FILED: July 7, 1999
GARY RAY GODLESKE,
MITCH MORROW, Acting Superintendent,
Oregon State Penitentiary,
Appeal from Circuit Court, Marion County.
Joseph V. Ochoa, Judge.
Argued and submitted January 19, 1999.
Jay Edwards argued the cause and filed the brief for appellant.
Judy C. Lucas, Assistant Attorney General, argued the cause and filed the brief for respondent. With her on the brief were Hardy Myers, Attorney General, and Michael D. Reynolds, Solicitor General.
Before Edmonds, Presiding Judge, and Deits, Chief Judge,* and Armstrong, Judge.
*Deits, C.J., vice Warren, P.J., retired.
Plaintiff appeals a judgment dismissing a writ of habeas corpus that challenged the lawfulness of a decision by the Board of Parole and Post-Prison Supervision to extend his parole release date by two years. He contends that the Board acted unlawfully by failing to follow the statutes and rules on extending release dates that were in effect at the time that he committed the offenses for which he was convicted. We affirm.
The offenses for which plaintiff was imprisoned took place in 1983. He was scheduled for release on parole on December 6, 1997. On June 18, 1997, the Board extended his release date to December 6, 1999. The Board's order stated:
"The Board considered all of the information presented at Mr. Godleske's hearing, including, but not limited to, the findings made by Dr. Frank Colistro in his psychological evaluation. Considering all of the above, the Board found that Mr. Godleske continues to suffer from a present severe emotional disturbance such as to constitute a danger to the health or safety of the community."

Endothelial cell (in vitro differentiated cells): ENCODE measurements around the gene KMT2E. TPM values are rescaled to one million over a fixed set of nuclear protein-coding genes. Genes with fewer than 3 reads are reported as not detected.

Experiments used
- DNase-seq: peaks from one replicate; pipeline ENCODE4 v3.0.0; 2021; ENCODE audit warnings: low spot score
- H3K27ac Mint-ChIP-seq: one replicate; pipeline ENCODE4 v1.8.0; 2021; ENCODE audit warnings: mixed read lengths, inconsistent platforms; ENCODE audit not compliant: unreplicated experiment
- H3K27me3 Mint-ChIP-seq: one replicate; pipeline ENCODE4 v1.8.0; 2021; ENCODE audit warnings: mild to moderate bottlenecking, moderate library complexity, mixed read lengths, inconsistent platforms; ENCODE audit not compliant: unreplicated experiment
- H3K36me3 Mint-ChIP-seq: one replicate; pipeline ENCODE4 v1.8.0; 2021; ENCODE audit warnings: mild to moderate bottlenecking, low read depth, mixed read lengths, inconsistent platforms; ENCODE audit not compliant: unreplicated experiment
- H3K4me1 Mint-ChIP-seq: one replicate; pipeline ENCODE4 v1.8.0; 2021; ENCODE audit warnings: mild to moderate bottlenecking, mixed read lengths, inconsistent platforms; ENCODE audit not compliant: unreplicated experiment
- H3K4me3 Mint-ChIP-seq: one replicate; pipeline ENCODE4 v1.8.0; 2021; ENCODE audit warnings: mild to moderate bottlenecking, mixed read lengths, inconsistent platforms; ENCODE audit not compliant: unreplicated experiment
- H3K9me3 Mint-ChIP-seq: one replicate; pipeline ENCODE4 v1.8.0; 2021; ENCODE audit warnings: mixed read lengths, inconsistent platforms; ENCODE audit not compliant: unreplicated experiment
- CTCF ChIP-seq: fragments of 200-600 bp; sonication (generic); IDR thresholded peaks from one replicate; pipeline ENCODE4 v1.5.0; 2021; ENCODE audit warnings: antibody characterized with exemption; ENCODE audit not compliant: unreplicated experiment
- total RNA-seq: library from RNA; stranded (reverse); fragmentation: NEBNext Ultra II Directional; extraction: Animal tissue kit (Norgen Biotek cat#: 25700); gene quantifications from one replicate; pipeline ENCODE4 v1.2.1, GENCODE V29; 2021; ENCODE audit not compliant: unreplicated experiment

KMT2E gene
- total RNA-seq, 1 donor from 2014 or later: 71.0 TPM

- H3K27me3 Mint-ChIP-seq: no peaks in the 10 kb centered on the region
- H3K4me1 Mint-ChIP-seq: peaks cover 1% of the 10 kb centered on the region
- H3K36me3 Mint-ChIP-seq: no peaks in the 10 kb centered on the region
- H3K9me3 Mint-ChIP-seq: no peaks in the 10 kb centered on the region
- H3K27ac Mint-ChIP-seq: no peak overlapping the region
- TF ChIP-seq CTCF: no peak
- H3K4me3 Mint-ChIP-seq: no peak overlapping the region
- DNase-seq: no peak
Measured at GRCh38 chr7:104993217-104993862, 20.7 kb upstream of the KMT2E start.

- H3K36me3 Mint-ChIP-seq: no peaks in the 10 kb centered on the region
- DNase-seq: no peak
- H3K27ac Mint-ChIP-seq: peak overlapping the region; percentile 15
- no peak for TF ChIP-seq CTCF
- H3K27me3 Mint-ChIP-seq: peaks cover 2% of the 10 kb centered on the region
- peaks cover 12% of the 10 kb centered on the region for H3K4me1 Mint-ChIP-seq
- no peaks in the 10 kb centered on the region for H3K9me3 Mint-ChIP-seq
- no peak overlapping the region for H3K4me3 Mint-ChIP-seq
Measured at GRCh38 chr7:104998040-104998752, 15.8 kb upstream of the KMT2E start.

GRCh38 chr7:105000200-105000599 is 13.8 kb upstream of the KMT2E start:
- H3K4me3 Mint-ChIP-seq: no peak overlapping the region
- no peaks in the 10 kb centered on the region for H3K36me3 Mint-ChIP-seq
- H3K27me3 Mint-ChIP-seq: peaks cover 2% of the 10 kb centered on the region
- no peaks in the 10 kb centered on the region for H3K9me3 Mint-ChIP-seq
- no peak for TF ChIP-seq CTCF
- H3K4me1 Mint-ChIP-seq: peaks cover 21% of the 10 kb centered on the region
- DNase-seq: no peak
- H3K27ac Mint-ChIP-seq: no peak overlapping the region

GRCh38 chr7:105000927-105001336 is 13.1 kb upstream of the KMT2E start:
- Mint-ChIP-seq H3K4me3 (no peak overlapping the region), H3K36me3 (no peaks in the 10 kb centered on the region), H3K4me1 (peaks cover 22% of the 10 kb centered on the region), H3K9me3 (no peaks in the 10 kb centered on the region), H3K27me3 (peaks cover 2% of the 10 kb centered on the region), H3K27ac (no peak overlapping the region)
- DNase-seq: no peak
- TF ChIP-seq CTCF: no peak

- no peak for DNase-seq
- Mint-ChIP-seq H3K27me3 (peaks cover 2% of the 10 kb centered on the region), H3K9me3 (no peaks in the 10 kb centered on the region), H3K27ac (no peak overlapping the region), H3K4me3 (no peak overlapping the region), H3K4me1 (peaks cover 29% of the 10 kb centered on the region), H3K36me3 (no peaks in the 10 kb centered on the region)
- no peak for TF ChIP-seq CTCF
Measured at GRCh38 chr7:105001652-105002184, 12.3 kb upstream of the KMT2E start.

Plaintiff first argues that the 1981 version of ORS 144.125(3), which was in effect when he committed his offenses in 1983, required the Board to adhere to its original release date for him unless he had been diagnosed by a psychiatrist or a psychologist as having a present severe emotional disturbance that constituted a danger to the health or safety of the community.(1) Because Dr. Colistro did not make such a specific diagnosis, plaintiff argues that the Board could not extend his release date. We resolved the issue of whether the Board must rely solely on a psychologist's or psychiatrist's diagnosis in extending a parole release date in Weidner v. Armenakis, 154 Or App 12, 959 P2d 623 (1998), withdrawn by order July 13, 1998, reasoning reaffirmed and adopted Merrill v. Johnson, 155 Or App 295, 964 P2d 284 rev den 328 Or 40 (1998). There we stated that the 1991 version of ORS 144.125(3) did not require such a psychiatric or psychological diagnosis. The 1981 version of ORS 144.125(3) is identical to the 1991 version of it, and, therefore, our ruling in Weidner applies with equal force here.(2)
Plaintiff further argues, however, that the Board's administrative rules that were in effect when he committed his crimes in 1983 required a psychiatric or psychological diagnosis of a present severe emotional disturbance before the Board could extend a release date. We addressed a similar argument in Peek v. Thompson, 160 Or App 260, ___ P2d ___ (1999), and concluded that the rules in effect in 1988, which was the year in which the plaintiff in that case had committed his offenses, did, indeed, require such a psychiatric or psychological diagnosis. The dispositive rules in that case were OAR 255-60-006(7) and (8) (1988), which provided: